I have a third of an acre lot, and this is close to how much land one person needs to survive on if using intensive planting techniques. I bought my new house in a tiny village where I'm allowed to have hens (and I looked at homes in the country, where I could have had goats, a milk cow, or raised any animal I wished), and that could add to my ability to survive without visiting a grocery store. With a patch of grain grown for the hens, and discards from the veg garden to supplement what they'd find pecking around the yard, I could keep a healthy half-dozen hens. For now, though, I'm focused on expanding the food-producing area of my yard.


I lived in Oregon's Willamette Valley once, and if you don't know of it, it's a perfect gardening locale. I had grape arbors, an apple tree, and a veg garden behind a chicken-wire fence. There were also local small farms that had inexpensive fresh produce as well and pick-your-own strawberry fields. Wild blackberry bushes were all over the place, and it was easy to get as many as you could want for no money. It was a lush, beautiful place, and it seldom froze or got over 90F there. I didn't realize how lucky I was!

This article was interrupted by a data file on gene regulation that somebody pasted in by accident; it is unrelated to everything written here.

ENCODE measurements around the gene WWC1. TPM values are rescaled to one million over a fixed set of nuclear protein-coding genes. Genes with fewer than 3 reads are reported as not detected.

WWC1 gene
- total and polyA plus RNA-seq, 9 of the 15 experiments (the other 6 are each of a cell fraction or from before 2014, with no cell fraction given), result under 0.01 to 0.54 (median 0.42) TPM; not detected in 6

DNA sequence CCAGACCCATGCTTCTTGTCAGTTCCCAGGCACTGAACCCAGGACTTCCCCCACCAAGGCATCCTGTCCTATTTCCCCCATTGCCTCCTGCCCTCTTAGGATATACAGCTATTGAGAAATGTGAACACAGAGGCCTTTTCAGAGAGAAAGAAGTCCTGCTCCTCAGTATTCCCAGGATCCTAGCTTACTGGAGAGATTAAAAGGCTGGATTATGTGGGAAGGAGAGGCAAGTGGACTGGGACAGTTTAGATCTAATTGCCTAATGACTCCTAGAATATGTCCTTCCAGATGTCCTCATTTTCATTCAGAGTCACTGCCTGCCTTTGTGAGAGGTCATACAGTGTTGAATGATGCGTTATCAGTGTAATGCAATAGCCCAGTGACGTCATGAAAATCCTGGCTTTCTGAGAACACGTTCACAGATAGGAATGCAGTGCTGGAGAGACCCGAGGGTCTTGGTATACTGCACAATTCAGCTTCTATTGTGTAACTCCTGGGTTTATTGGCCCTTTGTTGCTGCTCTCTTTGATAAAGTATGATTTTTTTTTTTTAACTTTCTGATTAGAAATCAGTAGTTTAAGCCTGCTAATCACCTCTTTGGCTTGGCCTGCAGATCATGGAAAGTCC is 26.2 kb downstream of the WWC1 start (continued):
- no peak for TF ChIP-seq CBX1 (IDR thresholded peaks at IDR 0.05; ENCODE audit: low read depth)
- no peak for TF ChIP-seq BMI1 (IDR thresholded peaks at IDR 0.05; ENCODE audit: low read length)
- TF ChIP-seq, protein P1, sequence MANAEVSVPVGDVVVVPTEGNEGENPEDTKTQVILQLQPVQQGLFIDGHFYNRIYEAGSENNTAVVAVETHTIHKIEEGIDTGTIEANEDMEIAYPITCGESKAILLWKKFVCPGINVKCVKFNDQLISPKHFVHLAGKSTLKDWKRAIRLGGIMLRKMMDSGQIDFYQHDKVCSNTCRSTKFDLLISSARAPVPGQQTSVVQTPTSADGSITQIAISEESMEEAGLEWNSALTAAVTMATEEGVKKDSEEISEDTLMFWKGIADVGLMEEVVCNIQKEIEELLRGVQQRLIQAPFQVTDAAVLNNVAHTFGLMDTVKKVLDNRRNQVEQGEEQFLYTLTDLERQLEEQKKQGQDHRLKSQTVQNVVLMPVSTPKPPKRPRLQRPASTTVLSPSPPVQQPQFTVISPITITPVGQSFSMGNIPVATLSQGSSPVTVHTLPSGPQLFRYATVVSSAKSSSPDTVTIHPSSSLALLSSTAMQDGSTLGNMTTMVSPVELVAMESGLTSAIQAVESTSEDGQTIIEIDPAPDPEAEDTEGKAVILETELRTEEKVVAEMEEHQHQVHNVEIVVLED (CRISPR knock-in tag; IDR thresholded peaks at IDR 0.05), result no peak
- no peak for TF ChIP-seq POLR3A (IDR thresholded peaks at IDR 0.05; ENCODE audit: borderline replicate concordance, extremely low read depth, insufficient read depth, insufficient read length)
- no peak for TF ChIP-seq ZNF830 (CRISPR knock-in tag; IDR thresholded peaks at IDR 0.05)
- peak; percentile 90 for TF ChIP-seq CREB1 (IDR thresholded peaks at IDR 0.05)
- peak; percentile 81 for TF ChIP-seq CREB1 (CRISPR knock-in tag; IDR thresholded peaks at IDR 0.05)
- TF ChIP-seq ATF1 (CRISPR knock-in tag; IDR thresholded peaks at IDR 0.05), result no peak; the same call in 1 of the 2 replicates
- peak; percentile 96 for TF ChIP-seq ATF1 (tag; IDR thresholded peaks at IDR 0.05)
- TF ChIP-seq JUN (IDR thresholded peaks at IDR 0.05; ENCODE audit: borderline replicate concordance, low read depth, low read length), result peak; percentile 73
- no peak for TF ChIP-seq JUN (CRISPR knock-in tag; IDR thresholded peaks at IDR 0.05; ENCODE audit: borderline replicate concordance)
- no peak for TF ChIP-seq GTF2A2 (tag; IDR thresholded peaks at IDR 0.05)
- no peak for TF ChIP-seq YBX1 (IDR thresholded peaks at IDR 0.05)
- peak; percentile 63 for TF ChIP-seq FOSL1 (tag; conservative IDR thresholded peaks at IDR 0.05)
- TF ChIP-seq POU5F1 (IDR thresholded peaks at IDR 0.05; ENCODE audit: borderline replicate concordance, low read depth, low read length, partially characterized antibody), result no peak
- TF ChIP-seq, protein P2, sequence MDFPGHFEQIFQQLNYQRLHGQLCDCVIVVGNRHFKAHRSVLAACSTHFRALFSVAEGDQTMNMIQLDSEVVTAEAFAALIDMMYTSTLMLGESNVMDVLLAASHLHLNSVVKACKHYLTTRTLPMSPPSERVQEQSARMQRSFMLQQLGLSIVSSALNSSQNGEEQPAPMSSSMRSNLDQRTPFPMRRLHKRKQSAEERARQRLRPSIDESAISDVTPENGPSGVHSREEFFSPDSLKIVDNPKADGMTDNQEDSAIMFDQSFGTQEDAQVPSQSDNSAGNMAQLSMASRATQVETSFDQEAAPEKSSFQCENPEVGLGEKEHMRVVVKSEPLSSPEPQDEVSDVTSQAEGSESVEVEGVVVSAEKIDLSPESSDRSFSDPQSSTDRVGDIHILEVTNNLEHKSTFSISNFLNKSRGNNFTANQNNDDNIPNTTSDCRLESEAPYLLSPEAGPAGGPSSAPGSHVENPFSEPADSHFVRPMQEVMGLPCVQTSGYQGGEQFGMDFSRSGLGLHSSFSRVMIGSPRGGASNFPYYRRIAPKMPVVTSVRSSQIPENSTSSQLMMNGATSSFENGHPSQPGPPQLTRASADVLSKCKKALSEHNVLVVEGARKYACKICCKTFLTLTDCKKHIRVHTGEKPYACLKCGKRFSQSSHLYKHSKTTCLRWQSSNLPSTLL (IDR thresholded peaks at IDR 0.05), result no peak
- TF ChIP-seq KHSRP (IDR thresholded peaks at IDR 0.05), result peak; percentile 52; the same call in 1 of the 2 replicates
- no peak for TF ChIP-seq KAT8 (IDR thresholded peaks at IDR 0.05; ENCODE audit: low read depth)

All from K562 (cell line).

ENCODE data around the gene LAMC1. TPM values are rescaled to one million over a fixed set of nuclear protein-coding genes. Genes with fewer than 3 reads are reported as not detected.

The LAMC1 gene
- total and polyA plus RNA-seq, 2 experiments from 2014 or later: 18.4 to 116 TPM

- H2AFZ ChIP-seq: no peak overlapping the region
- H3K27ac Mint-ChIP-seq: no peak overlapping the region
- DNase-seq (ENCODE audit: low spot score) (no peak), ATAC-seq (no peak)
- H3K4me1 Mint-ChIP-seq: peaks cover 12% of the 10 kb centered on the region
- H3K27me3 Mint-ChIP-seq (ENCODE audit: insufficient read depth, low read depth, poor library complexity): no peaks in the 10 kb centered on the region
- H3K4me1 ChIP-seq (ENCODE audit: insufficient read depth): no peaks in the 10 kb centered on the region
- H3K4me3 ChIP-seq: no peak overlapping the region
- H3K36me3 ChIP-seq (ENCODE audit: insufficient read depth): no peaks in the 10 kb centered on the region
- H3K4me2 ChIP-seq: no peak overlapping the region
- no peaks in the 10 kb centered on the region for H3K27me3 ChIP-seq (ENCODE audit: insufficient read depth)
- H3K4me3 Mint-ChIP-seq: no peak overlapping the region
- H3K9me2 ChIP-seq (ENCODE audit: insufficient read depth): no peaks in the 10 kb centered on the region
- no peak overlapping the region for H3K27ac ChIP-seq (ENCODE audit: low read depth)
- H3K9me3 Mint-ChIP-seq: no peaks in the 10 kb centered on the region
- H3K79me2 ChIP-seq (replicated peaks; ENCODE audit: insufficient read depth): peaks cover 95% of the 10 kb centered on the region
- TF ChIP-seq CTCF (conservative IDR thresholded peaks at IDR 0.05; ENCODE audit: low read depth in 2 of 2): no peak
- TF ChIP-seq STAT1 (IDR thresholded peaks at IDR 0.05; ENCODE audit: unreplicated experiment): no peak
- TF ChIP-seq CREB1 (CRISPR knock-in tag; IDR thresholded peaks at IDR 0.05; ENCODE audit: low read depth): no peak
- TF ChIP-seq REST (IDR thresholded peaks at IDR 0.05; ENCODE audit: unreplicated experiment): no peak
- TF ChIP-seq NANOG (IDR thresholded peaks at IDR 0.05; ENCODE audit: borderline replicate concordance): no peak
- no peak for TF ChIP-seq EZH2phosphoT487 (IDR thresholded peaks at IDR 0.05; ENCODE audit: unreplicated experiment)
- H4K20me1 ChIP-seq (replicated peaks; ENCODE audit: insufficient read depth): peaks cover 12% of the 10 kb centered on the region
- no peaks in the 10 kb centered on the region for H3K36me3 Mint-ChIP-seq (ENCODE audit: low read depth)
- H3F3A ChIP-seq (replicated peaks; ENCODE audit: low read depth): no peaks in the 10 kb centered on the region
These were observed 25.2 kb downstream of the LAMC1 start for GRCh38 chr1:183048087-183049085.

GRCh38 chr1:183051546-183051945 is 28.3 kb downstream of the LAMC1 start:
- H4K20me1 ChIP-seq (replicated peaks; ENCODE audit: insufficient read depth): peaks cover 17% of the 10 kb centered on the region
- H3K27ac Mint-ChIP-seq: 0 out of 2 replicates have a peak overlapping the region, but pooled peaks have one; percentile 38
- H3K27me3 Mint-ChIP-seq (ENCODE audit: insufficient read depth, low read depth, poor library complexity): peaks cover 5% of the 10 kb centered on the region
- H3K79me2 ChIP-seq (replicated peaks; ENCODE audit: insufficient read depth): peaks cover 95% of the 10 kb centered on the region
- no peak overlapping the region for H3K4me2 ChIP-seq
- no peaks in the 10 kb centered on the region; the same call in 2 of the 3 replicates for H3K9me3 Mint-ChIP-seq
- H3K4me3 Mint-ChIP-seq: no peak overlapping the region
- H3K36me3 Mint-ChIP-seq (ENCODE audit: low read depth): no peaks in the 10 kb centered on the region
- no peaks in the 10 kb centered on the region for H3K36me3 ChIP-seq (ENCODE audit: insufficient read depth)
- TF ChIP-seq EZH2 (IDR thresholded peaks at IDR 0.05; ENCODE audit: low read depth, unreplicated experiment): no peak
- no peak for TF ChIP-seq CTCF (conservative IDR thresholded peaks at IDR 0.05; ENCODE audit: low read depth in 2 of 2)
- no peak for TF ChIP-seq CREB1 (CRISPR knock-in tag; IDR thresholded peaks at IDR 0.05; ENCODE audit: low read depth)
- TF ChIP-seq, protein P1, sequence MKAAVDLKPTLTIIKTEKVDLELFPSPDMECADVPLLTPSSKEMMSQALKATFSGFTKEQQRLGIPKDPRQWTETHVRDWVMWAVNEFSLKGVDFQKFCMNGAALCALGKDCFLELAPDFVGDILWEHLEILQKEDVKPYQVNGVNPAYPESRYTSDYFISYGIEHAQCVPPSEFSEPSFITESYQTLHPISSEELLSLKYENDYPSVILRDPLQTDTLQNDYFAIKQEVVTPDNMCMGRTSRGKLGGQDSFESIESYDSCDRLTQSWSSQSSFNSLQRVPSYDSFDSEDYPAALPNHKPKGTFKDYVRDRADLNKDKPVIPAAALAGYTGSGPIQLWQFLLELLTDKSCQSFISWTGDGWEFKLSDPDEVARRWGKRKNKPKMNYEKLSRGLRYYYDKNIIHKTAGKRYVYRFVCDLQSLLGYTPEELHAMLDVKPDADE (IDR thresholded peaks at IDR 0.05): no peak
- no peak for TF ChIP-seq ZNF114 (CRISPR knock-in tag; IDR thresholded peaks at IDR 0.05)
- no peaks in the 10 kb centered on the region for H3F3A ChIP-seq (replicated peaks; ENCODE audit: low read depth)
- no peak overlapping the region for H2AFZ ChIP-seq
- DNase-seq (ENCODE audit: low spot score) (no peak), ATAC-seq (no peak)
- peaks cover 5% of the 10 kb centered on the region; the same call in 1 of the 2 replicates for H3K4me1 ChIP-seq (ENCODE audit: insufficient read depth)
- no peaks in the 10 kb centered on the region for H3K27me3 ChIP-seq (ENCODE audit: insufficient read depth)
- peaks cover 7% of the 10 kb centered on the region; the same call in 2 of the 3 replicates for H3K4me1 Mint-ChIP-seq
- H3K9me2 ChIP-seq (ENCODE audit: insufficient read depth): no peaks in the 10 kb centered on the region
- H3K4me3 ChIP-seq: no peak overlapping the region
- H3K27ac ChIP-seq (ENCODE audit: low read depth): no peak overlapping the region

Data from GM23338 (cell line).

In Arizona, I grew mostly tomatoes in containers, had to wrap them with netting or rabbits would eat the flowers, they were so desperate for food, and grew them from seed (plant seeds around Feb 1, water every day, harvest by May. Voila.)

Where I am now, it's a four-season place, and while with a small hoop row cover, you could harvest greens an extra four months of the year, usually May through October are the months for harvesting (or "cropping," if you're living elsewhere). I'm still fighting rabbits, not to mention the bugs that eat the brassicas, but I'm already growing a wider variety of food: tomatoes, peppers, chard, squash, and bok choi comprised my first spring planting. Next year, there will be a good deal more and seven varieties of tomatoes, not just two. Also, I learned some lessons I'll apply next year. And I've grabbed some trellises at yard sales for a dollar here and there that will help me maximize my use of space.